Lampert is considered a "value" investor with an activist bent, which means he searches for stocks he thinks should rise in value. And he isn't afraid to let management know when they're screwing up.
Several analysts and investors told CNBC that they don't expect Lampert to sit on the sidelines and allow Citigroup shares to flounder. The stock already has done little over the past five years, largely under the leadership of CEO Chuck Prince, who has resisted calls to break up the financial services giant as a way to spur growth.
"This guy (Lampert) is not a passive investor," said William Smith of Smith Asset Management, a frequent critic of Prince. "If nothing else, this puts a bulls eye on Prince."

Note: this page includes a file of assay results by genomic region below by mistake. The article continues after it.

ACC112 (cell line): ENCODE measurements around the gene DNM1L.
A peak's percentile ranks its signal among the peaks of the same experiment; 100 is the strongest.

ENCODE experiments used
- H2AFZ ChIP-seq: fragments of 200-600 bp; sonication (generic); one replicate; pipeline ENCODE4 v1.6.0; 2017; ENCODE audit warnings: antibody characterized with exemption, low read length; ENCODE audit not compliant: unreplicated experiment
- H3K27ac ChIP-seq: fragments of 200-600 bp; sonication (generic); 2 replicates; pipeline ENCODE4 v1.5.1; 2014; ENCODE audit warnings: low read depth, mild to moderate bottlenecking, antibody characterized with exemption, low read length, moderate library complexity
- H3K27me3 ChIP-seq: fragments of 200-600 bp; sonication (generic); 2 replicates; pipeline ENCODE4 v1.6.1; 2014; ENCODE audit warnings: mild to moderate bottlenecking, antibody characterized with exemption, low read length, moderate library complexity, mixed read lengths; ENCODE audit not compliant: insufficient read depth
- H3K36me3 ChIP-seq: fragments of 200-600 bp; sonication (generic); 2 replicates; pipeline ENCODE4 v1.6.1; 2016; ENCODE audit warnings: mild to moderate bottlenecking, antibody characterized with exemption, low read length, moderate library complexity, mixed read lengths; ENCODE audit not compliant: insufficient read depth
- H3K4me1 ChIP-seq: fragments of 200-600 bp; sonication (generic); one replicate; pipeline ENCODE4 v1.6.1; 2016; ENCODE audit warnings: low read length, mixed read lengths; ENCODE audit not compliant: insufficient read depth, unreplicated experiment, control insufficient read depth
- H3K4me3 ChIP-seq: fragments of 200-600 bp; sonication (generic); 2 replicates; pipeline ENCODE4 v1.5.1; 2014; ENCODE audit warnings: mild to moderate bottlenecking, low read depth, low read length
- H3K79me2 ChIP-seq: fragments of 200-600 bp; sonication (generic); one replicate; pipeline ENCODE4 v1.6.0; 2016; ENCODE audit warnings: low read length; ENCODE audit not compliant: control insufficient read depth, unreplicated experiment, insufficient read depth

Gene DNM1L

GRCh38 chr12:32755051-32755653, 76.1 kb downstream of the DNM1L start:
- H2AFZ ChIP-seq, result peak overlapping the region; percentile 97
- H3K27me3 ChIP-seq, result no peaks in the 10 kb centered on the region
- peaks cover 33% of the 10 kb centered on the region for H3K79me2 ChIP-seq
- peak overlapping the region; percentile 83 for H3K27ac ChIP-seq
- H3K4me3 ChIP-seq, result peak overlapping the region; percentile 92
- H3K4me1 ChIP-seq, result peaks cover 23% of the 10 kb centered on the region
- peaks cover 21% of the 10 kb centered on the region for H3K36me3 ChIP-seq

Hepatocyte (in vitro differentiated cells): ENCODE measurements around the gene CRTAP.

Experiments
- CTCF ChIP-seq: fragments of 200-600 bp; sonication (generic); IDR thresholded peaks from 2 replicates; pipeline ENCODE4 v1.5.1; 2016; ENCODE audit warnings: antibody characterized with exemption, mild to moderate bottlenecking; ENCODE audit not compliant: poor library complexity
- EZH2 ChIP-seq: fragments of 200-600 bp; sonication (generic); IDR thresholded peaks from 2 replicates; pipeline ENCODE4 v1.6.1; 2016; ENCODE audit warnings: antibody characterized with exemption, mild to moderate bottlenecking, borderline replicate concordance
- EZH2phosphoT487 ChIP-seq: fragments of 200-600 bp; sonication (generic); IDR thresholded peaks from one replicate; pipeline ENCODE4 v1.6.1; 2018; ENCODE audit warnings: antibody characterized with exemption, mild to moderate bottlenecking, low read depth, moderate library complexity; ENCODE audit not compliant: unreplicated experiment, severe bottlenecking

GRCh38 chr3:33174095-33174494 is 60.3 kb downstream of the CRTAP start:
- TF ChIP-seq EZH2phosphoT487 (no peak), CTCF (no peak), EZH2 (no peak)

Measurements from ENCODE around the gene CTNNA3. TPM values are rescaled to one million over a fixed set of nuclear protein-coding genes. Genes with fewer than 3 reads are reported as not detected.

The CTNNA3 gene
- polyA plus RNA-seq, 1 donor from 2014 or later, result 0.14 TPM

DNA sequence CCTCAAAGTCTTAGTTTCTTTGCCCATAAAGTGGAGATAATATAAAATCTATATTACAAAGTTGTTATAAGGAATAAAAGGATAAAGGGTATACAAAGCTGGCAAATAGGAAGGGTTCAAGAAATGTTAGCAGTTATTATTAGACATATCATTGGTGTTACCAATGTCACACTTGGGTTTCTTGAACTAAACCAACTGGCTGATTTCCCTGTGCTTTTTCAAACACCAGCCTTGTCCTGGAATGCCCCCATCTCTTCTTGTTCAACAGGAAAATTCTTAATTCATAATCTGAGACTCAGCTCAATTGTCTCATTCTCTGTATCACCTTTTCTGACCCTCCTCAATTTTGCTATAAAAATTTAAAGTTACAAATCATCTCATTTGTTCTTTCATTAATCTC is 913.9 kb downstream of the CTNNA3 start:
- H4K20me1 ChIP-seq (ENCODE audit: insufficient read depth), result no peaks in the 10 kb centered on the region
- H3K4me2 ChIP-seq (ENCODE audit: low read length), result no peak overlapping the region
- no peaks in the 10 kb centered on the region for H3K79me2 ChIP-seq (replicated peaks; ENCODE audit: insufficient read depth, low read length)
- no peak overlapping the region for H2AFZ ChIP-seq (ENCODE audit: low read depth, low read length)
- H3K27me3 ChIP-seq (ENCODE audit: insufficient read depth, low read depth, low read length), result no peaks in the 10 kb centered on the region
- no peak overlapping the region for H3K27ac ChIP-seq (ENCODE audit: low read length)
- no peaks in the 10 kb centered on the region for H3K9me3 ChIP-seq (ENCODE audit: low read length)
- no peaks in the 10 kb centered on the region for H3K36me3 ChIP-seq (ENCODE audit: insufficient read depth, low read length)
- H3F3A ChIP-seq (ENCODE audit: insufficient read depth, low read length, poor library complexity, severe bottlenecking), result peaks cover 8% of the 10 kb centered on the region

But putting Lampert in the category of Carl Icahn, the activist investor who demands change through public airings of his gripes, would be to misread his record. Lampert squeezes management privately, and there's no indication that he's looking to squeeze Prince.
Though many investors think Prince has done a poor job running the company to date, Citigroup itself is wildly profitable. Prince's recent cost-cutting may be the jolt needed to get the stock moving again. Lampert may be simply buying Citigroup because he sees value in the current plan and the current leadership.
Eventually, it'll become clear where Lampert stands on current management. If the stock doesn't perform, Lampert may emerge as Prince's worse nightmare. He's someone whom Citigroup executives have feared for some time--a true activist who demands change at the top to get the company's stock moving again